Boxwoods one of the world’s oldest plants


Dr. Bob Gilbert – Columnist

World-wide, the plant grown longer than any other in recorded history is boxwood.  Fossil records date it to before biblical times. It was one of the first and most popular cultivated plant grown in U.S. colonial times brought here by immigrants from their home countries.  It was used then and now to frame gardens beds, pathways and is excellent material for ornamentation such as topiary and bonsai.  It has been referred to as the “aristocrat’of all plants. Its dense heavy wood suits it well for ornamental carving and furniture making.  Chess sets were often made from boxwood.

There basically are four types of boxwoods commonly available today American, English, Korean and Japanese and many cultivars created by crossing the various species.

American Boxwood or Common Box is Buxus sempervirens.  Sempervirens is from Latin meaning always alive or evergreen.  This plant is a fast-upright grower reaching up to 15-20 feet.  One way you can spot an old or abandoned homesite is by the presence of a very tall old American boxwoods growing surrounded by jonquils.  It has elliptical or oval leaves ½” to 1” long.  The shrub has a broad rounded outline.   There are dozens of cultivars too many to mention.  It originated from southern Europe, northern Africa and western Asia.  I am not sure why it is called American except that it is now widely grown here.  Unfortunately, there are a number of diseases that affect this plant as well as the fairly common boxwood leaf miner insect.

It roots easily from cuttings.  This shrub blooms in April and May with very small inconspicuous blooms.  It is easily grown but prefers a slightly basic soil with a pH of 6.

English Boxwood is Buxus sempervirens “Suffruticosa.”  Suffruticosa means woody at the base, perennial and herbaceous at the top, a woody perennial. This was found as a seedling grown from the Common Boxwood.  It is often called the Edging Box as it is very slow growing.  Left unpruned it will only grow to 4-5 feet in many many years.  Thus, this is the ideal plant for low border edging as it requires little pruning or no shearing.  It was first cultivated in the 1700s.  Its growth is dense with smaller rounded leaves.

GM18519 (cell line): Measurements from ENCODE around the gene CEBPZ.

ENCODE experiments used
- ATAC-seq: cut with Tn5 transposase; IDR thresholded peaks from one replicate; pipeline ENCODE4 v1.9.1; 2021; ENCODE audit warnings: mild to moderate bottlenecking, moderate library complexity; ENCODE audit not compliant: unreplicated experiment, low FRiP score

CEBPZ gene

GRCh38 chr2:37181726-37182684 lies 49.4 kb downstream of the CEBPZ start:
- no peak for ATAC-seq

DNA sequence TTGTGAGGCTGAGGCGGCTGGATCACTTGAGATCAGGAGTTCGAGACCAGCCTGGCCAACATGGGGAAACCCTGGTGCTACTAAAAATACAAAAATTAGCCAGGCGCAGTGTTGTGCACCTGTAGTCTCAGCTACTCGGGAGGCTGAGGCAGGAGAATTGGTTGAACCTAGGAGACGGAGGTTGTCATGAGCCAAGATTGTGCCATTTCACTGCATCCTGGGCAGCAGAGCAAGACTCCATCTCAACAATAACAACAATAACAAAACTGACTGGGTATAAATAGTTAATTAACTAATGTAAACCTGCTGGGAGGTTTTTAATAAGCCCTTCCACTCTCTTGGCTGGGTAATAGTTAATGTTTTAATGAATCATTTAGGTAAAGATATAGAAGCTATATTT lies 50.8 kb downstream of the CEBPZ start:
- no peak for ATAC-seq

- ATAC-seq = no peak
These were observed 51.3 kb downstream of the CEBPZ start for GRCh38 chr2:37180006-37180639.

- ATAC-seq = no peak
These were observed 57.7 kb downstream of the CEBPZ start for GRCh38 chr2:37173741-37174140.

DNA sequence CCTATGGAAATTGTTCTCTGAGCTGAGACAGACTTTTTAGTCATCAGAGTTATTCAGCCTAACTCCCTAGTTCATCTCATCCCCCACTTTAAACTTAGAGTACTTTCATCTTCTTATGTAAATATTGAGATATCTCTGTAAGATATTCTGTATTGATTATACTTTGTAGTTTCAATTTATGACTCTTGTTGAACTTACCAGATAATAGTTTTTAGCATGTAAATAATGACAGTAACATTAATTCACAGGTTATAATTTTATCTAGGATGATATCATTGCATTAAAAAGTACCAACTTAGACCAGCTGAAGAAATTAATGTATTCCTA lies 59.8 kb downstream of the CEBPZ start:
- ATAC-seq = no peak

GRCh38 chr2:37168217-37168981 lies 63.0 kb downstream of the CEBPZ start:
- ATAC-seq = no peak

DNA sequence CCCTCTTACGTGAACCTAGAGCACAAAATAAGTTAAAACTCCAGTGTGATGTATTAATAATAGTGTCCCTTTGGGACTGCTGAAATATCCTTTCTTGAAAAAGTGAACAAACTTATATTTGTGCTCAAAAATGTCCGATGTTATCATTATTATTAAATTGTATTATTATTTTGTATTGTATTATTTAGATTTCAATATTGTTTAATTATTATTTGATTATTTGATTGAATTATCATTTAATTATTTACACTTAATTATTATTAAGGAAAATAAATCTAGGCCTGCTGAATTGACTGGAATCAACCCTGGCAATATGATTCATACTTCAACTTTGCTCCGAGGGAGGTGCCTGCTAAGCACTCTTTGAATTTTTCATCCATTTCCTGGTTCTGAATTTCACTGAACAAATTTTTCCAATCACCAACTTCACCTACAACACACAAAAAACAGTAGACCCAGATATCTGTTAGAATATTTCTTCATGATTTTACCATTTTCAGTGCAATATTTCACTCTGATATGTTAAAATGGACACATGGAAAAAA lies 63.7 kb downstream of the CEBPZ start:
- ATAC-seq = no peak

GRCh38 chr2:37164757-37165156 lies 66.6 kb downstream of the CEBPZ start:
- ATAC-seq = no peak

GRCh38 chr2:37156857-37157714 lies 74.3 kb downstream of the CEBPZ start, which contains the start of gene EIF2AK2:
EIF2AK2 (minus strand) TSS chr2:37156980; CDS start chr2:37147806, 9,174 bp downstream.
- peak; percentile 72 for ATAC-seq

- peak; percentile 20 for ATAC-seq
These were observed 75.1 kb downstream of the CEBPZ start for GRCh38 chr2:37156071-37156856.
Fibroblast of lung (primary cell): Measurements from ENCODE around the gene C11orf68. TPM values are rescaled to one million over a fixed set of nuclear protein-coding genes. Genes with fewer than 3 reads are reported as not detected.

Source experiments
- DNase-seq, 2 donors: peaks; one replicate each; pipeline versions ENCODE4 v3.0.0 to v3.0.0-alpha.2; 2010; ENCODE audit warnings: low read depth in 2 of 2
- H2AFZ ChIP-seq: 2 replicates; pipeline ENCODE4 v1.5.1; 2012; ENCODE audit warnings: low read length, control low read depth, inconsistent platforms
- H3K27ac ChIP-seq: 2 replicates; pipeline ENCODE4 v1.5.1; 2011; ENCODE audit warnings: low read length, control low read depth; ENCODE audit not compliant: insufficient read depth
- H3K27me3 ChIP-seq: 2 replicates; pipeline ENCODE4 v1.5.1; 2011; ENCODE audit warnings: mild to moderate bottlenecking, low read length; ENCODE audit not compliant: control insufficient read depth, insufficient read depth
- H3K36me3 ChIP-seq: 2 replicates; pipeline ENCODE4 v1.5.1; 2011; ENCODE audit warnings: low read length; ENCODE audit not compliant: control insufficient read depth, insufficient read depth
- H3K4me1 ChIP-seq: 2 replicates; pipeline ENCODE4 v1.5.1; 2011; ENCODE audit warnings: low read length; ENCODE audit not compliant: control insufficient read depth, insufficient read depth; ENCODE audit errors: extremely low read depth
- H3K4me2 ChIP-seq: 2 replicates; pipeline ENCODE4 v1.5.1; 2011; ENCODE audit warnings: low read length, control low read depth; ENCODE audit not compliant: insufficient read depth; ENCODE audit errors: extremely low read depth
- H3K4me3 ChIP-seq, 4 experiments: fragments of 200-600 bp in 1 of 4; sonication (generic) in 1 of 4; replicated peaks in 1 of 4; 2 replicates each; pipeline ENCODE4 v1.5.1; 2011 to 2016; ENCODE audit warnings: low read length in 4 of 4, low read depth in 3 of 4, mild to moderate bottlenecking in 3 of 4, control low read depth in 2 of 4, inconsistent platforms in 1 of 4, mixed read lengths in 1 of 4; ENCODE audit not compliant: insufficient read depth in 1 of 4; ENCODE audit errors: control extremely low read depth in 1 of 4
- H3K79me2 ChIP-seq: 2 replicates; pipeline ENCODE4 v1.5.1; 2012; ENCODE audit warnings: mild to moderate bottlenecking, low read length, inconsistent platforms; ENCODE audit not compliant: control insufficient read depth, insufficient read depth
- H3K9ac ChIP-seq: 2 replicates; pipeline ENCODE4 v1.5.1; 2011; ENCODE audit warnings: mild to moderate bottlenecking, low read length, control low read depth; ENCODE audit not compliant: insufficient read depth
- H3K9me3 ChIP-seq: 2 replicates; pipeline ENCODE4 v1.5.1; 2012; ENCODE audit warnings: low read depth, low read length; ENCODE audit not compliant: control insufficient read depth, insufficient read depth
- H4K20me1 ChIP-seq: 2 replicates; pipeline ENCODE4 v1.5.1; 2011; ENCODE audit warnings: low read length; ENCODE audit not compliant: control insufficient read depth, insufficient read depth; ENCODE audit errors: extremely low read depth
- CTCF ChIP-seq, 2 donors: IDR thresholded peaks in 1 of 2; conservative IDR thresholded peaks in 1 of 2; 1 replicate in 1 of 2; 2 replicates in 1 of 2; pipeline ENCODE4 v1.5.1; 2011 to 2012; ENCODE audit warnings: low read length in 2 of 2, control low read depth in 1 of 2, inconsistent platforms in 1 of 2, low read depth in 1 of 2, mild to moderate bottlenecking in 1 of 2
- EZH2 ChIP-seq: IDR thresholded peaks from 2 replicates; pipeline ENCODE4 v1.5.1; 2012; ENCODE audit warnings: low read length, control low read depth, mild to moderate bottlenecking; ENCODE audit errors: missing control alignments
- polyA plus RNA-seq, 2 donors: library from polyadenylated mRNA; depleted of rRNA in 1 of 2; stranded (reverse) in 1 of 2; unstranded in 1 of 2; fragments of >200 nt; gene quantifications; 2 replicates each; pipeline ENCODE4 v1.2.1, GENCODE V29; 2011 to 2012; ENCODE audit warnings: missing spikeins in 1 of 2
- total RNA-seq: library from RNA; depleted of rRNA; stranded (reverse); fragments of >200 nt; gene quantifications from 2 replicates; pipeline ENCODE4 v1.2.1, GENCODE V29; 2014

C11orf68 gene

Korean Boxwood Buxus sinica. Sinica means associated with China. This boxwood is also evergreen.  Its growth habit is more open.  It has distinctive oval leaves that tend to turn yellowish brown in the winter.  It is more cold hardy than the others.  It has been used for crosses with the Common Box producing some very desirable selections.

Japanese Boxwood Buxus microphylla or Little Leaf Boxwood.  This evergreen was first introduced to the US in 1890 and has become popular ever since.  It tends to grow only to 4 feet tall and 4 feet wide with tiny leaves.  This is another great edging plant.  It is also the parent of a number of interesting cultivars.  I have become very fond of one of its cultivars ‘Kingsville Dwarf’’.  This is a selection from a sport (branch variation) from the cultivar Buxus microphylla ‘Compacta’.  Kingsville has tiny leaves.  Sometimes it is called Buxus microphylla ‘Japonica’.  It was first used for bonsai purposes in a nursery in Kingsville Maryland and has been popular ever since.  For a small plant it has the ponderous name of Buxus microphylla compacta “Kingsville Dwarf.”

The accompanying excellent example  of ‘Kingsville Dwarf’ bonsai photographed by Joe Noga is of a ‘Kingsville’ bonsai forest designed by Rodney Clemons of Atlanta Georgia who is the bonsai curator of the bonsai collection at Smith Gilbert Gardens in Kennesaw Georgia.  The Smith Gilbert bonsai collection along with the Asheville collection have both been described as the best in the southeast.

There are some people who do not like boxwoods with the following objections:  

1. Diseases and insects such as leaf miners, mites, root rot, a serious fungus disease and nematodes all requiring regular attention.

2. If you are looking for a plant with similar structure and stature consider dwarf Yaupon Holly and Helleri Holly both are easier to grow and manage.

3. It is somewhat difficult to keep all the species and cultivar names straight.

4. Constant shearing produces large knots (like what happens to Crepe Myrtles –  Crepe murder) that can only be avoided by the tedious and time-consuming layer hand pruning technique.

5. The foliage of American Box smells like urine.

In Kennesaw we had very large American boxwoods across the front of the house and front landing.  They looked great and appropriate for a historic 1880’s house.  But leaf miner control required chemicals I was not happy using.  The adjacent front courtyard was re-edged with Dwarf Yaupon Holly.  You can hardly tell the difference between the holly and the boxwood except of a slight foliage color difference.  Both are effective.

I leave the formal garden of schedules

Where hours hedge me, clip the errant sprigs

Of thought, and day after day, a boxwood

Topiary hunt chases a green fox

Never caught…

Mary Makofske

Dr. Bob Gilbert, now living in Franklin is co-founder of Smith Gilbert Gardens in Kennesaw Georgia